OBESITY is not only a big social issue; it’s also big business. New diets promising fast results with hardly any work at all emerge almost daily. Yet, the problem is not getting resolved, far from it.
Whether they are celebrity endorsed or science based, popular or easy to follow, all weight loss diets have one thing in common, well, two things actually. Their effects are short-lived and somebody is earning big bucks encouraging you to follow them anyway.
Dieting is not a new phenomenon. George Cheyne, himself a tremendously overweight English doctor, published “An Essay of Health and Long Life”, based on his own experience with the benefits of exercise, fresh air and the avoidance of luxury foods in 1724.
The popularity of the first widely followed diet, “Banting”, named after its creator, undertaker William Banting in 1863 was such that, “do you bant?” soon became a conversation starter in the fine salons of the rich and famous who could afford to eat more then they should. Banting’s pamphlet advertising the benefits of avoiding sugar, sweet foods, starch, beer, milk and butter not only remained in print until 2007 and is available on-line, it is still the model on which modern diets are based today.
In the last 25 years or so, the same principle of reduced carbohydrate or calorie intake has been renamed Atkins, Scarsdale, Zone, Protein Power, Weight Watchers, South Beach, Dukan, Paleo, or Keto, to name a few.
Bookstores, on-line libraries and magazines are filled with new advice for ever more promising results. The outcome however, remains the same. We are determined to drop a few sizes, we feel elated with early success and then we promptly return to our old habits. We eat too much of the wrong, but so very tasty, foods and the dreaded yoyo-effect ensues. If only we hadn’t overlooked the little side note of Dr. Cheyne’s, promoting exercise and fresh air!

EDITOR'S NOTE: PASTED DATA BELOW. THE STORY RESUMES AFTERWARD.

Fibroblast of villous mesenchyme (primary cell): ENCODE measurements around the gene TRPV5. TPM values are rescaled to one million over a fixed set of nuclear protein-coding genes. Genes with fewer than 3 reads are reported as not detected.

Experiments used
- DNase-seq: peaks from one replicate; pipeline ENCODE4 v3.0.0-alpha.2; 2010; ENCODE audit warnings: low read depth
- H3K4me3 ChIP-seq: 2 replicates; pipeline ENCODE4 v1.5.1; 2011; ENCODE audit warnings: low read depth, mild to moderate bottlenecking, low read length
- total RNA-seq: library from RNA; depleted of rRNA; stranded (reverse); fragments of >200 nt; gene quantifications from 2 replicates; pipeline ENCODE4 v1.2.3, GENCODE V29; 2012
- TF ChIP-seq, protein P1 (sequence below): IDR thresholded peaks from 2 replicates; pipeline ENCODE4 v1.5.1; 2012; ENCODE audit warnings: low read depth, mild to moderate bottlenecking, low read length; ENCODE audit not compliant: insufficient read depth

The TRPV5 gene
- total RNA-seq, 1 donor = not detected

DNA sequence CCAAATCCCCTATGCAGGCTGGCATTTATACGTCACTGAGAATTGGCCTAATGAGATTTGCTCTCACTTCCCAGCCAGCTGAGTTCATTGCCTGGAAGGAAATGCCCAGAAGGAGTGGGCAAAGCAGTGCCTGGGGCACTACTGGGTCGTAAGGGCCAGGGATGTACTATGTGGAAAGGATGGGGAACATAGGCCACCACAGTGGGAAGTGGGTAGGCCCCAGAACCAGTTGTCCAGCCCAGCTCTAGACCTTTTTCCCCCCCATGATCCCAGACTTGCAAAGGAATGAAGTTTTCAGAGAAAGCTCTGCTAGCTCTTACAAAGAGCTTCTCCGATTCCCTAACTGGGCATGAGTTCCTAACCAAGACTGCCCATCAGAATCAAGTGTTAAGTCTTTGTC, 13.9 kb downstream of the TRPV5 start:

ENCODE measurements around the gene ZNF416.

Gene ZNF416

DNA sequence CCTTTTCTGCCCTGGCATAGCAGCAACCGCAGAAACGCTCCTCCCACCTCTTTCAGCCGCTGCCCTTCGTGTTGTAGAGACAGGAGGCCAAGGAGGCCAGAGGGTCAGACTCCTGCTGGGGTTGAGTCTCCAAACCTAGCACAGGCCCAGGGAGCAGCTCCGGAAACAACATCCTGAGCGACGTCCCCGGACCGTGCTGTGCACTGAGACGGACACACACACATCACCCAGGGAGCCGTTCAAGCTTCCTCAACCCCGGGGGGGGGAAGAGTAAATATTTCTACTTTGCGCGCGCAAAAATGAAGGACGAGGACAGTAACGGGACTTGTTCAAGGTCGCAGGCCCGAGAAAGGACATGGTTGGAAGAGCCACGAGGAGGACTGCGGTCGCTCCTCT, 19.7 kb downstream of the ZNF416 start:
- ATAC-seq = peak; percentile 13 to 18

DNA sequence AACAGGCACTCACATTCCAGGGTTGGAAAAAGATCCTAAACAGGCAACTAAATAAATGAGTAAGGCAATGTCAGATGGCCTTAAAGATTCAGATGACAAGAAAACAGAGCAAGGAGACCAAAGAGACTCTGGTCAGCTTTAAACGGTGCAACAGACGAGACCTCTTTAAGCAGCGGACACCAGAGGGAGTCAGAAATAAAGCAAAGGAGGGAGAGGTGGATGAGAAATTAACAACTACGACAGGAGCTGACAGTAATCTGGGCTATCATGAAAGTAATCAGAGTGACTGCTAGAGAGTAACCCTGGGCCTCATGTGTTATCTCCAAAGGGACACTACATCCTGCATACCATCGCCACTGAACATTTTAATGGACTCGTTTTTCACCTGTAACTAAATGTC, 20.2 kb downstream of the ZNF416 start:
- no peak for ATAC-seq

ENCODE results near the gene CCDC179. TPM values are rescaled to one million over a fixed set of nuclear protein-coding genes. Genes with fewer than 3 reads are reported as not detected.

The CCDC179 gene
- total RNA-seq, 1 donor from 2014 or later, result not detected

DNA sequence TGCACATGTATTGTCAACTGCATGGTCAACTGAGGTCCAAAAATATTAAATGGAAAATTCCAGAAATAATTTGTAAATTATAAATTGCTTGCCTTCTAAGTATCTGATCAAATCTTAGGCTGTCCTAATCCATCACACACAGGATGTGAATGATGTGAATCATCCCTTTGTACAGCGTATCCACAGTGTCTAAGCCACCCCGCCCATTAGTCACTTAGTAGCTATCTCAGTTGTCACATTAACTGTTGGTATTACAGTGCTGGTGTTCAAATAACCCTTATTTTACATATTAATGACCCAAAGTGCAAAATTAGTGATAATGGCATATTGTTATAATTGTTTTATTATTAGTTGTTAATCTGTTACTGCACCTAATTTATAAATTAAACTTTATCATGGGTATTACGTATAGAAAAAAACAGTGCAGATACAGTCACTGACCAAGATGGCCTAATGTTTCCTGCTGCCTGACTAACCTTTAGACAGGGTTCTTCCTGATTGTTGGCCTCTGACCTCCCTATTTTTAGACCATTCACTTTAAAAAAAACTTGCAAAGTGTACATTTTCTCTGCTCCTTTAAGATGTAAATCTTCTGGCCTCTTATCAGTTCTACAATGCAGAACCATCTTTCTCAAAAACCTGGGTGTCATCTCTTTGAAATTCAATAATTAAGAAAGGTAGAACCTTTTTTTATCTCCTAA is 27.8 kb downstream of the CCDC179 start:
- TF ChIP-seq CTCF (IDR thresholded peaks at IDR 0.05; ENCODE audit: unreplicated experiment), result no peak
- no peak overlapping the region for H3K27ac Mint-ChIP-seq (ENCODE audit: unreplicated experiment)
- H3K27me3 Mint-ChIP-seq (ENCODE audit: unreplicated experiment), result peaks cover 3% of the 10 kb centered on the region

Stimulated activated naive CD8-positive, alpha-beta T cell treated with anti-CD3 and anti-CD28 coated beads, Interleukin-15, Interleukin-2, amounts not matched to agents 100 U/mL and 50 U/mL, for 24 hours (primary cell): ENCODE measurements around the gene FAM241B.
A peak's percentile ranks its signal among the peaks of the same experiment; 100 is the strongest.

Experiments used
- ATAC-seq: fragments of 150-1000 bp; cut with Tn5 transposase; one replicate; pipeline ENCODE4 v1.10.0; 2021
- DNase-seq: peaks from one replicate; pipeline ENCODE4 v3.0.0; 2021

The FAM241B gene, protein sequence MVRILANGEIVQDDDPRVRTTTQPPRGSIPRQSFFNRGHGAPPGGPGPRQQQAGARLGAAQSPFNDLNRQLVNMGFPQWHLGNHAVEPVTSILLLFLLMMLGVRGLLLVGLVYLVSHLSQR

Prior to moving to Malaysia, I was a firm believer in the stereotype of all Asians being slender. I assumed that substituting rice for bread would be the solution to all my weight problems. Of course, that was before I discovered the local roti. But blaming my misconception on the warm and fluffy Malaysian flatbread would be doing it a grave injustice.
Modern amenities have a far more important impact on our wellness than we care to admit. We use vacuum cleaners and fully automated washing machines to perform household chores. We drive absolutely everywhere. We order food, clothes and household items online to be delivered to our doorstep. We even use escalators and elevators to reach the gym.
And what do we do in our spare time, especially in Malaysia? We go to the shopping mall on the weekends. We do walk for hours inside these beautiful temples of consumerism; I’ll give you that. But where do we inevitably end up? Either in the food court gobbling up fried goodies, or at the movies stuffing ourselves with popcorn and soda.
So here it is again, we forgot about George Cheyne’s advice regarding exercise and fresh air. Malaysia, or more specifically the Klang Valley, as this is the area I know best, has such an abundance of green outdoor spaces. Desa Park City for the urbanely inclined, Perdana Botanical Garden, formerly known as Lake Gardens for the plant enthusiast, Bukit Kiara Park and the TTDI trail for the sports bug, FRIM for the lover of all sorts of bugs. Or how about Taman Botani Negara, Shah Alam, if you are the cycling or fishing type, Putrajaya Botanical Garden, if water sports and picnics tickle your fancy.
If recreational outdoor parks were as popular a weekend destination as shopping malls are, we wouldn’t need to busy ourselves with the outlandish claims of Alkaline, Baby Food, Blood Type or Grapefruit diets and the sort so much. And we could still enjoy our roti canai guilt-free.
Before you run off to the mall, I’ll leave you with the wise words of American physician and founding director of the Yale-Griffin Prevention Research Centre, David L. Katz: “Efforts to improve public health through diet are forestalled not for want of knowledge about the optimal feeding of homo sapiens but for distractions associated with exaggerated claims, and our failure to convert what we reliably know into what we routinely do.”
The writer is a long-term expatriate, a restless traveller, an observer of the human condition and unapologetically insubordinate.